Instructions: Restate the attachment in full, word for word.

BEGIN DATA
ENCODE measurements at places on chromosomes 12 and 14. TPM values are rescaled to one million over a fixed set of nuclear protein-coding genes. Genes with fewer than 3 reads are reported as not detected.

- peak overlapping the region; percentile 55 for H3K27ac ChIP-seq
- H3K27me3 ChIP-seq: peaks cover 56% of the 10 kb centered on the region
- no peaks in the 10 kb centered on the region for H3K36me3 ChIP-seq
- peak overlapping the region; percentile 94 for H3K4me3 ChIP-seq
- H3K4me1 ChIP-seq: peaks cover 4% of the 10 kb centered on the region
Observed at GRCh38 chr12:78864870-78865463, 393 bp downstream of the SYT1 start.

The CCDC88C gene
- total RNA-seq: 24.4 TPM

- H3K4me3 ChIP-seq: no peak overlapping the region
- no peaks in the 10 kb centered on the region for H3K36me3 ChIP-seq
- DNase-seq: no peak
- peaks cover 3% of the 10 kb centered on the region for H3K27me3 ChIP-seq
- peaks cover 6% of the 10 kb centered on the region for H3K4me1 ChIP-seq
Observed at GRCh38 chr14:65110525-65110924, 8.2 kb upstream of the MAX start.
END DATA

ENCODE measurements at places on chromosomes 12 and 14. TPM values are rescaled to one million over a fixed set of nuclear protein-coding genes. Genes with fewer than 3 reads are reported as not detected.

- peak overlapping the region; percentile 55 for H3K27ac ChIP-seq
- H3K27me3 ChIP-seq: peaks cover 56% of the 10 kb centered on the region
- no peaks in the 10 kb centered on the region for H3K36me3 ChIP-seq
- peak overlapping the region; percentile 94 for H3K4me3 ChIP-seq
- H3K4me1 ChIP-seq: peaks cover 4% of the 10 kb centered on the region
Observed at GRCh38 chr12:78864870-78865463, 393 bp downstream of the SYT1 start.

The CCDC88C gene
- total RNA-seq: 24.4 TPM

- H3K4me3 ChIP-seq: no peak overlapping the region
- no peaks in the 10 kb centered on the region for H3K36me3 ChIP-seq
- DNase-seq: no peak
- peaks cover 3% of the 10 kb centered on the region for H3K27me3 ChIP-seq
- peaks cover 6% of the 10 kb centered on the region for H3K4me1 ChIP-seq
Observed at GRCh38 chr14:65110525-65110924, 8.2 kb upstream of the MAX start.